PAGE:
We always enjoy hearing from athletes who've been using Precision Hydration to stay hydrated on their way to achieving their goals, so we were delighted when Graeme Stewart got in touch with us recently.
Graeme boasts an impressive sporting CV - he's a three-time Scottish Middle Distance Champion, a finisher of multiple extreme triathlons, a swimrunner, and a coach.
Graeme reached out to let us know that he'd used PH en route to achieving his best ever run at the Norseman earlier this year and we caught up with him to talk about his upcoming trip to the IRONMAN World Championships in Kona...
Hi Graeme, thanks for your time and as with any good story, let's start at the very beginning. Tell us how you got into triathlon...
Well, I started to get into sports at university and my focus was on keeping fit really, so marathons or triathlons were inconceivable at any level at that time.
It was much later, while working towards my PhD in biochemistry, that a colleague got me into competitive running events.
I moved quickly to triathlon though because, for me, that was the pinnacle of what you could do in terms of personal fitness and I wanted to be super fit!
And so how did that initial interest in triathlon blossom into you becoming a multiple extreme triathlon finisher?
I started out with short events like most people and progressed over about three years to IRONMAN, so I've done a lot of courses and clocked three sub-8:30 finishes in Barcelona and Roth.
I've also done a bit of Swimrun too and it's a great format. It really gets you out into nature in a 'down and dirty' way, and it can be a real challenge in terms with the temperature extremes!
Getting very hot running in a wetsuit then getting straight in very cold loch water is tough. My biggest mistake was wearing a heat-seeker vest as I was so afraid of get hypothermic, but then I had the complete opposite reaction and just about blew a gasket at halfway and needed to get it off.
I do XTRI now because I wanted something different and more of an adventure where you challenge your body and mind in more diverse ways. The community spirit is so much greater with the smaller XTRI races and even with world famous events like Norseman it feels like you're catching up with family when you go back.
Putting together a good run @NXTRI with the fastest #zombiehill split made my day on Saturday. Thanks to my crew, family, @scottishxtri and most of all #NorsemanFamily for making the experience possible. pic.twitter.com/NGNP9oX11X— Graeme Stewart (@IMGraeme) August 6, 2019
You sent us a message to say that our products had helped with your hydration at the Norseman recently. Tell us a bit about why you use PH and how it's made a difference...
As a heavier sweater, I have realised staying cool and hydrating properly are key ways for me to perform well in the heat.
I struggled at IM Lanzarote this year and that was a real wake up call for me. I realised that if I wanted to perform at my best in Kona, then I really needed to 'walk the walk' and take on my own advice about developing and practicing an effective nutrition (and hydration) strategy.
PH ticked the boxes for me because the products contain high sodium levels and citrate salt, which, without getting into deep with biochemistry, has benefits. It also has sugar which apart from delivering calories can also have hydration benefits.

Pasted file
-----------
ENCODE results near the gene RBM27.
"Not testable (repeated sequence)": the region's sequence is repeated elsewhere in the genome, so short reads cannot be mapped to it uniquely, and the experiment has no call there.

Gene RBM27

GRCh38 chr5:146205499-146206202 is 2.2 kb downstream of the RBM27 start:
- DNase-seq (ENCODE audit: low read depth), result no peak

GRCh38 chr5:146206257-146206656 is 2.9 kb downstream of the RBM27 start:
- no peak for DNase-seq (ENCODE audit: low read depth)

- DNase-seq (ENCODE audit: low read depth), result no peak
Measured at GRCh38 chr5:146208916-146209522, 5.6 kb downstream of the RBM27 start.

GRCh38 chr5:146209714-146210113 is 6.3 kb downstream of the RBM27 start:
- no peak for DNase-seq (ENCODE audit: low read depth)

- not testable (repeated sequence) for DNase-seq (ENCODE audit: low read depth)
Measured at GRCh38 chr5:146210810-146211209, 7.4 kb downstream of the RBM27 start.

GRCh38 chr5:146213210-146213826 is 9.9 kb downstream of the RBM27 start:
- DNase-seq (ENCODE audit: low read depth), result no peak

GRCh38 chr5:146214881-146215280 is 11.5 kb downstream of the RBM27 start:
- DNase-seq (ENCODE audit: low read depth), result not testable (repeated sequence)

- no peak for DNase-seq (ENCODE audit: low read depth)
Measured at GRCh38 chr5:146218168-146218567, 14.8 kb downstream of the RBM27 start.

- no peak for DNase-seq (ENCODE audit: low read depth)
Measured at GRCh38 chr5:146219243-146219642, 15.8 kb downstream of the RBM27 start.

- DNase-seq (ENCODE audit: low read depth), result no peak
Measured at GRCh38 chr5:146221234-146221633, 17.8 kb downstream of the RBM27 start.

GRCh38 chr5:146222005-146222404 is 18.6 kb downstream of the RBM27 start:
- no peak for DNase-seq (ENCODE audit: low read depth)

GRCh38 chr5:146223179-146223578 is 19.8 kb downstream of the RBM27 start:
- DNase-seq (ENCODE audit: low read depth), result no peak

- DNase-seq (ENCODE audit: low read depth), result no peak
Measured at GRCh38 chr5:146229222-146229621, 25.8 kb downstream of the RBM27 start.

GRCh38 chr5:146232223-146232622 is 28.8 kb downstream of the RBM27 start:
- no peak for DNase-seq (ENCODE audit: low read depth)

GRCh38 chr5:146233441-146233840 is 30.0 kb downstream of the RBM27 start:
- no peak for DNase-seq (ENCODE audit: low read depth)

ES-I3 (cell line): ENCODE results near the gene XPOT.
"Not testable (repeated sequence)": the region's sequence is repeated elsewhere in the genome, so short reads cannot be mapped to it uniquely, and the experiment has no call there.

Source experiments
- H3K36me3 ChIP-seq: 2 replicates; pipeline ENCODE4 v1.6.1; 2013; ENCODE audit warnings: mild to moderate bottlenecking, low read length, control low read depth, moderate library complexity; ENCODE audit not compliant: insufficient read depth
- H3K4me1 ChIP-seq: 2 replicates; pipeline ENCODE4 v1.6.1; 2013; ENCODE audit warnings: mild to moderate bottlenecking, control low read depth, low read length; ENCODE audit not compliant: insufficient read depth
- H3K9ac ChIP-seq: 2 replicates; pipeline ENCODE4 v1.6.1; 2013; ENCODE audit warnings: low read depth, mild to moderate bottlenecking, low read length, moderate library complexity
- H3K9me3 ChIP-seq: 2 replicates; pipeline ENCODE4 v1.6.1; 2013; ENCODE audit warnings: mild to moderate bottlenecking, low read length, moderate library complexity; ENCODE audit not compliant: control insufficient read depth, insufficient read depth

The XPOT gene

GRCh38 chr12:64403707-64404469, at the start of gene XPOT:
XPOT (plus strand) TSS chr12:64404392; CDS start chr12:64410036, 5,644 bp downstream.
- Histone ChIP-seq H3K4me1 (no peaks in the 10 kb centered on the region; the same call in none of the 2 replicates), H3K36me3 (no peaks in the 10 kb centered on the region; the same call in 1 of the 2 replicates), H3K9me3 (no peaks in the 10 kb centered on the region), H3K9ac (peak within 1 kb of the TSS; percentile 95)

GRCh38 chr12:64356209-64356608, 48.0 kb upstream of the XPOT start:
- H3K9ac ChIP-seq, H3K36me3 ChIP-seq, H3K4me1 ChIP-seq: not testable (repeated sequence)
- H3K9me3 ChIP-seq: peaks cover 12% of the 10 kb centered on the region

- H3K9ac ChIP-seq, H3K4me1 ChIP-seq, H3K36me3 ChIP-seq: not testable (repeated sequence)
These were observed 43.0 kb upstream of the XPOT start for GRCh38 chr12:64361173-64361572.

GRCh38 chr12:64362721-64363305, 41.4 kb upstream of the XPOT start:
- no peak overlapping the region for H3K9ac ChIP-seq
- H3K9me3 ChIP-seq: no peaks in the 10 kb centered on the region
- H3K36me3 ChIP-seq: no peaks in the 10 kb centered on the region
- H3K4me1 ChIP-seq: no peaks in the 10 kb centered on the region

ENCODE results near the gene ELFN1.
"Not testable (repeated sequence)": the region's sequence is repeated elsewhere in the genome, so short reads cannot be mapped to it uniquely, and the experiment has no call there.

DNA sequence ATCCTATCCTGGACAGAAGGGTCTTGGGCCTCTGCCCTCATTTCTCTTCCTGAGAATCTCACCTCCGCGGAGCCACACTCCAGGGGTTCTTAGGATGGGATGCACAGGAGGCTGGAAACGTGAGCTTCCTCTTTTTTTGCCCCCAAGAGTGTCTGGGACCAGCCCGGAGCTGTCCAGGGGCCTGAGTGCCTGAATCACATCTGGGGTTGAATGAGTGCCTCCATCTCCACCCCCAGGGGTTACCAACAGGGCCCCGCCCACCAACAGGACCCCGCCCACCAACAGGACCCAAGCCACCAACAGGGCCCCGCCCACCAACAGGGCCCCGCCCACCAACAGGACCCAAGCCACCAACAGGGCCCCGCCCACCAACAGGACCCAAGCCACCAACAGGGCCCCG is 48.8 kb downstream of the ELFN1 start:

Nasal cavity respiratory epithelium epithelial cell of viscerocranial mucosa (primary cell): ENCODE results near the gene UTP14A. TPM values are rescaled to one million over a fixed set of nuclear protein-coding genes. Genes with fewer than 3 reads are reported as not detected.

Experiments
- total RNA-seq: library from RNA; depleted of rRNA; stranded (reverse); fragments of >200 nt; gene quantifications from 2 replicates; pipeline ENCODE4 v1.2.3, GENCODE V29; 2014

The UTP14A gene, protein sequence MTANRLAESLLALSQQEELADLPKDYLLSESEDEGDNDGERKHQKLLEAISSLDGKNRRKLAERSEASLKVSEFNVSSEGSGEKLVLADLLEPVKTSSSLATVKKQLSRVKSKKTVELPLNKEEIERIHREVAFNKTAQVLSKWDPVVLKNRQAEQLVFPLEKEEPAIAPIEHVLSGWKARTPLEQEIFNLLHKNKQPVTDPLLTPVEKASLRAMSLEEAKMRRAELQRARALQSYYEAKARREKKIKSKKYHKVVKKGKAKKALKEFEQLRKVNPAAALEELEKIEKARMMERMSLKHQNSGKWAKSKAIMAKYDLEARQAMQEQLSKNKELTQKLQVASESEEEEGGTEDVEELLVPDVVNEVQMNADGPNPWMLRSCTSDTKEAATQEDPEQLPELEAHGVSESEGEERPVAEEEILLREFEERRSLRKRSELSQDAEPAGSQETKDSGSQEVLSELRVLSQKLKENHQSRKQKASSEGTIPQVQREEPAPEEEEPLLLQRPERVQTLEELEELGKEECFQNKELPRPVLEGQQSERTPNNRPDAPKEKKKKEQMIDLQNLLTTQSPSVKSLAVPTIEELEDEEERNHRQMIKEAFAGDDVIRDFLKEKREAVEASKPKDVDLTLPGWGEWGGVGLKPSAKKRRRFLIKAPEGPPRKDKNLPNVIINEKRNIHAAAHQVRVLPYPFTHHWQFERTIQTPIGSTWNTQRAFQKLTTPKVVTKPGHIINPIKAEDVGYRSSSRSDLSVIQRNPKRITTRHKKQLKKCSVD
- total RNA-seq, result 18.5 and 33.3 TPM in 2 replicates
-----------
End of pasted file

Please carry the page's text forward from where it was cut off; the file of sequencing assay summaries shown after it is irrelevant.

What I immediately found was I could absorb it very well and my stomach was a lot happier during training when I'm drinking PH 1000. Certainly at Norseman the nutrition plan started to come together and I managed to run a strong race [Graeme ran the fastest 'Zombie Hill' of the day] with no stomach problems in pretty strong heat.
You had an amazing race at the Norseman, but what's next for you? We heard from a little bird that you're going to Kona, what are your expectations there?
There’s a lot of great athletes that fall to bits in Kona, so my only real goal is to put together a good race and if I can do that then I’ll be in the mix in the 40-44 age group hopefully.
Where we live in Scotland is quite rural so it's not practical to get to a sauna for heat acclimatisation, but we are lucky in that we have a small home gym and Endless Pool.
I have been able to crank it to 35°C (95°F) and 90% humidity when I can lose 2500ml per hour in sweat. Knowing this will help me to be really disciplined with practicing the hydration in training and not use the excuse that it's cold. Also, I think having a clear idea of cooling strategies and UV protection is something we forget about sometimes.
It sounds like you've got a good grasp of your own requirements for racing. How would you describe your approach to coaching and what's been your proudest result as a coach?
I mostly work remotely as you might imagine but I allow communication as required and provide as much or as little feedback as my athletes need.
Sometimes this can be very little and athletes just need the push to work hard, but often we can go through fairly in-depth file analysis and work out designs for specific courses for instance.
I like it when athletes can message me about today's or tomorrows workouts when they need to change stuff, rather than having them try to cram sessions or compensate in the wrong way, like doing half the time but twice as hard.
I'm happy to negotiate though and often help people out with plans.
We also have a swim squad here in Inverness and I do swim analysis out of our Endless Pool, while we're also trying to arrange more sessions together.
It's too hard to pick a proudest moment but with my particular lean to XTRI I was very proud to see Dirk Zangen and Bonnie VanWilgenberg both go back and win Celtman.
I am also very proud to see the number of athletes I have coached that have gone on to train and coach others successfully themselves, which must be one of the ultimate goals in coaching.
Absolutely. Thanks for talking to us today Graeme, and best of luck for Kona!